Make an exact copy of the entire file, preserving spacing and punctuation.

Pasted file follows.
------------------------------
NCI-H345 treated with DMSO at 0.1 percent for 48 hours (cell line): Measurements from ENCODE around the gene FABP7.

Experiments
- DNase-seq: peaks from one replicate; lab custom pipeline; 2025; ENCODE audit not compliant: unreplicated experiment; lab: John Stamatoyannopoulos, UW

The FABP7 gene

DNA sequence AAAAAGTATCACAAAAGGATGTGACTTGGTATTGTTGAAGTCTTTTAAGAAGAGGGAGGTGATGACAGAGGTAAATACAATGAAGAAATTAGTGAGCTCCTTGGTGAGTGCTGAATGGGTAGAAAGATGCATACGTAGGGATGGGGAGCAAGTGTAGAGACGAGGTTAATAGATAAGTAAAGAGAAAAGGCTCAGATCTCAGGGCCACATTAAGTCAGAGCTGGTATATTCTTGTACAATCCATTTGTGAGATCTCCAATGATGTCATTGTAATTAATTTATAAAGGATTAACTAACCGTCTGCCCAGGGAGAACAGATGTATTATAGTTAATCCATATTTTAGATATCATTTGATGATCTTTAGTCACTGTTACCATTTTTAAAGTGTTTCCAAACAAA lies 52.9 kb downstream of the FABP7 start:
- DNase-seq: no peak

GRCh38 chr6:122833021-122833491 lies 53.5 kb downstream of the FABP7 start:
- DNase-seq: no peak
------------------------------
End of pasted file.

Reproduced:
NCI-H345 treated with DMSO at 0.1 percent for 48 hours (cell line): Measurements from ENCODE around the gene FABP7.

Experiments
- DNase-seq: peaks from one replicate; lab custom pipeline; 2025; ENCODE audit not compliant: unreplicated experiment; lab: John Stamatoyannopoulos, UW

The FABP7 gene

DNA sequence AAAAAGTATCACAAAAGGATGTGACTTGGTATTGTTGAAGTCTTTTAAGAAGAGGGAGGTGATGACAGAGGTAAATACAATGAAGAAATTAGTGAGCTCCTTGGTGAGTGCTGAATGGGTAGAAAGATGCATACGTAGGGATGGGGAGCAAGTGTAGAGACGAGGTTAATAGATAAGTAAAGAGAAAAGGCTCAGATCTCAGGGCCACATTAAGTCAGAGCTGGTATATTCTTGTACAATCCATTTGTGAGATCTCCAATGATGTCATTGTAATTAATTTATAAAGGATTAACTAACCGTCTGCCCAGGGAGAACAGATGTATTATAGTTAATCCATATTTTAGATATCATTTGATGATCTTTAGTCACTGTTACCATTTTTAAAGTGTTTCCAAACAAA lies 52.9 kb downstream of the FABP7 start:
- DNase-seq: no peak

GRCh38 chr6:122833021-122833491 lies 53.5 kb downstream of the FABP7 start:
- DNase-seq: no peak